Patients with malignant pleural mesothelioma (MPM) lived 6 months longer, on average, when they had surgery in addition to chemotherapy, a large retrospective analysis showed.
The addition of surgery to combination chemotherapy resulted in a median overall survival (OS) of 22 months as compared with 16 months with chemotherapy alone. Twice as many patients remained alive at 5 years with surgery, and four times as many lived 10 years or longer if they underwent surgery, although long-term survival remained poor, with or without surgery, reported Ahmed Alnajar, MD, of the University of Miami, at the virtual World Conference on Lung Cancer (WCLC).
“Our study demonstrated how poor survival rates were associated with MPM, as an overall survival outcome,” said Alnajar. “However, surgical treatment has played a role in improving survival, and academic programs improved survival, based on their overall management plans.”
The findings added some positive data to a persisting controversy over surgery’s role in the management of MPM. A decade ago, the Mesothelioma and Radical Surgery (MARS) study showed not only that radical surgery did not improve outcomes in MPM but conferred a high morbidity that precluded future large randomized trials. However, other feasibility trials and prospective studies showed more positive outcomes with surgery, including median OS exceeding 2 years, said Alnajar.
The study is the latest, and one of the largest, to examine the role of surgery for MPM, said WCLC invited discussant Francoise Galateau-Sallé, MD, of Leon Berard Cancer Center in Lyon, France. The size of the patient population, use of propensity matching, and identification of risk factors that influence survival after surgery are the principal strengths and clearly showed a benefit of surgery.
But those have to be balanced against the possible confounding effects of selection bias, lack of details about histologic features, and lack of information about characteristics of long survival that distinguish responders and nonresponders, Galateau-Sallé noted.
Recent reviews have come down on both sides of the issue, Galateau-Sallé said. Authors of a review published in 2020 found a lack of supporting evidence for surgery from randomized trials. Literature that supports surgical resection “is biased by patient selection for the earliest stage, healthiest patients.”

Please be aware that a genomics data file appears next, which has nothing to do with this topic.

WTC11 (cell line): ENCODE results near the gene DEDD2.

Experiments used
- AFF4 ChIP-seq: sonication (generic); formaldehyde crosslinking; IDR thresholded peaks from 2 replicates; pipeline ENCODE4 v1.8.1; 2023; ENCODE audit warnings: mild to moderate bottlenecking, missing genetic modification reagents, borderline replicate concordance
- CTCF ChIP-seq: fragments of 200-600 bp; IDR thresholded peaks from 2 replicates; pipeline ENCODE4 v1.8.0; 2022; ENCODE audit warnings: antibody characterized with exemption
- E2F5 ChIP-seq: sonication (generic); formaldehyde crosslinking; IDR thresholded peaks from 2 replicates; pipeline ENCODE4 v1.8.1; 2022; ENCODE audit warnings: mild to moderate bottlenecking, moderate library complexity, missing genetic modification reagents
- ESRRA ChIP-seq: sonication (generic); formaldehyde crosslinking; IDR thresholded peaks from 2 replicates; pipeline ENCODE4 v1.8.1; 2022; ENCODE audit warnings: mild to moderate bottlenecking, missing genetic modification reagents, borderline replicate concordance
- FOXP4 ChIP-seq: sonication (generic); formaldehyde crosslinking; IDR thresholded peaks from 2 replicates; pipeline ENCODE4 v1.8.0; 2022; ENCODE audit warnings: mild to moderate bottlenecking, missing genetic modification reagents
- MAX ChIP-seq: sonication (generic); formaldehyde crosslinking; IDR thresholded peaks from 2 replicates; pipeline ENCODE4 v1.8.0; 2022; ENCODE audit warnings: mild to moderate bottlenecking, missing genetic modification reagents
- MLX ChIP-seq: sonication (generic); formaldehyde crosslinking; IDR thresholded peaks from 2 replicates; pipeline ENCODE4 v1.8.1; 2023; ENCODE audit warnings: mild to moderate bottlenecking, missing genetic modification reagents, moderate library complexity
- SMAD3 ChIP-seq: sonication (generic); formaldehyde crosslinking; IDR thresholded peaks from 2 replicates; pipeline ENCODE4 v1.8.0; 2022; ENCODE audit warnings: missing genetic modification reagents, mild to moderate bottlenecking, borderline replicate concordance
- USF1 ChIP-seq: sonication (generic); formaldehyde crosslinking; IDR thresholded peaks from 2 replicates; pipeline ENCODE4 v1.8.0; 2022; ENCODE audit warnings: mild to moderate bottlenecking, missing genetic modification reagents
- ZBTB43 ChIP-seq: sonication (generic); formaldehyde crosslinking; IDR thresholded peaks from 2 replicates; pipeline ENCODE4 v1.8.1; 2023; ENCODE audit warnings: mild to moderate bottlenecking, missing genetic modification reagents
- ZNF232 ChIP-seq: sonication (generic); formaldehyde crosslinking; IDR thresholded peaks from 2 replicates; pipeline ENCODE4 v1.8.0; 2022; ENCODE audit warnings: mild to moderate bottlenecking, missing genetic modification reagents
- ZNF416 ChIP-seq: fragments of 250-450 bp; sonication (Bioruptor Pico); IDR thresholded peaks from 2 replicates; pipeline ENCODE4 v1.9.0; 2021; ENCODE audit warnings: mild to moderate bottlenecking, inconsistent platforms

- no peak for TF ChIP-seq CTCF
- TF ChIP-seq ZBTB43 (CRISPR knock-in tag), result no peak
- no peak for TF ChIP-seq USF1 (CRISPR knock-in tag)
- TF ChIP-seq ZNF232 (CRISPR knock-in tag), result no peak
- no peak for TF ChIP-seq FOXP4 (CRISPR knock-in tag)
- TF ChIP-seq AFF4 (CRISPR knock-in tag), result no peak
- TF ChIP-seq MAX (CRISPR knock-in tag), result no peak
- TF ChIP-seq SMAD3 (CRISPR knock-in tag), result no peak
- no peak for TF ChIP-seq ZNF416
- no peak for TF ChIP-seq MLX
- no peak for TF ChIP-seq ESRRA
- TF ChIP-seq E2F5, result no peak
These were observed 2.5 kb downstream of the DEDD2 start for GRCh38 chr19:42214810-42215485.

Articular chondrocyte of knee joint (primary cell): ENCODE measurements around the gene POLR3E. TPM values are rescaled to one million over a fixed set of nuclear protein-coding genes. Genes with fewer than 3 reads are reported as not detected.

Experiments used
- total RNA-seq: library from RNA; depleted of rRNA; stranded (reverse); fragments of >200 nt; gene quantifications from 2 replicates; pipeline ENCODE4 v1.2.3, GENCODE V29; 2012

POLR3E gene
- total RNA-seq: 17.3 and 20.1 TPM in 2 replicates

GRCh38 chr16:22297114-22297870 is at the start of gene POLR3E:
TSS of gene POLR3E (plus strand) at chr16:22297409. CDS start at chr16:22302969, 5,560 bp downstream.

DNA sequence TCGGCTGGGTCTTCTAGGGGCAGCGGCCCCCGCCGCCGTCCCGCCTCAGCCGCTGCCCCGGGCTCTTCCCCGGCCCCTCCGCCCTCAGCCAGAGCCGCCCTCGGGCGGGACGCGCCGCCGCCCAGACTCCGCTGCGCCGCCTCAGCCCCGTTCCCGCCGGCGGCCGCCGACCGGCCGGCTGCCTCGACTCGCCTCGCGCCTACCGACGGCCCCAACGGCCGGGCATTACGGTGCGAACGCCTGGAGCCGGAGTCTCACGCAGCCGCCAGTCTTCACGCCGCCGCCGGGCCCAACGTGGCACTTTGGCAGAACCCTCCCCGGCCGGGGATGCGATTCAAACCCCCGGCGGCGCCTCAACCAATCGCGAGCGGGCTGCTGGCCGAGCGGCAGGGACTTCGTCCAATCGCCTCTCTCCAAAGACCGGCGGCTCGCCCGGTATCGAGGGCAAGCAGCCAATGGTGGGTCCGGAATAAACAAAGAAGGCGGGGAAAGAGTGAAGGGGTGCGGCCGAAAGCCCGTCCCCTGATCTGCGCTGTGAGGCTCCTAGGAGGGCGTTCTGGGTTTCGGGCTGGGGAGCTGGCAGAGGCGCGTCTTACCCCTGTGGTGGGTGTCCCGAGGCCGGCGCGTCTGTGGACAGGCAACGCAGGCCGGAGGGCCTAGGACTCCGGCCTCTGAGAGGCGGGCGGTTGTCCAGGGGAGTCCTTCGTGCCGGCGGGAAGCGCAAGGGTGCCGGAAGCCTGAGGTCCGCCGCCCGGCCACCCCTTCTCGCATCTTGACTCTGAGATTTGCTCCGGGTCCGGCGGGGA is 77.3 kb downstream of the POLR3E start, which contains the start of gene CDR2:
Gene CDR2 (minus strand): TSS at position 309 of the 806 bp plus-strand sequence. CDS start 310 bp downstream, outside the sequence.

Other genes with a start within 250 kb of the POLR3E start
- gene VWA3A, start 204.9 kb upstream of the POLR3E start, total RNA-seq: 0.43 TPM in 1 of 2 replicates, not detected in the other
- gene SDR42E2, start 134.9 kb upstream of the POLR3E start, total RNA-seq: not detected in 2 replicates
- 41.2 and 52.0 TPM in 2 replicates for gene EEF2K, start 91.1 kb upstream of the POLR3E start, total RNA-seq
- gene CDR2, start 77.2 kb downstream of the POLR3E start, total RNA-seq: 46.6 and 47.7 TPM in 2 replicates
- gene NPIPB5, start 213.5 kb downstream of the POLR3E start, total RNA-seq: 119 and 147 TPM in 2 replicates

On the other hand, two articles published in 2019 — a 10-year retrospective review and another analysis of National Cancer Database (NCDB) data — showed survival benefits with surgery, albeit with fairly high surgical mortality in the NCDB analysis.
Continuing the investigation of surgery’s role in MPM, Alnajar and colleagues retrospectively reviewed the NCDB to identify patients with resectable stage I-IIIa MPM from 2004 to 2017. The query included patients who underwent pleurectomy, decortication, or extrapleural pneumonectomy. Patients who had palliative surgery were excluded. All patients received standard-of-care chemotherapy.
They examined data from 4,036 patients and performed propensity score matching to adjust for surgical treatment allocation confounders, resulting in 1,402 matched pairs to estimate OS and identify predictors of survival.
The analysis yielded 5-year survival estimates of 23.9% with surgery versus 11.2% with chemotherapy alone, and 10-year estimates of 14.2% and 3.6%, respectively. The 6-month difference in median OS represented a 40% decrease in the survival hazard in favor of surgery.
Multivariable analysis showed that the combination of surgery and chemotherapy had the greatest impact on survival (HR 0.606, P
“We look forward to future larger clinical trials in these patients to have better-quality evidence,” Alnajar said.
He acknowledged several study limitations, including its retrospective design and variation in data precision reported to the NCDB over the study period. Propensity matching might have helped reduce the influence of selection bias.
“The next step will be to evaluate the impact of innovative therapies, such as immunotherapy and CAR T cells, and the results of the [ongoing] MARS2 trial,” said Galateau-Sallé.
Charles Bankhead is senior editor for oncology and also covers urology, dermatology, and ophthalmology. He joined MedPage Today in 2007. Follow
Alnajar and Galateau-Sallé disclosed no relationships with industry.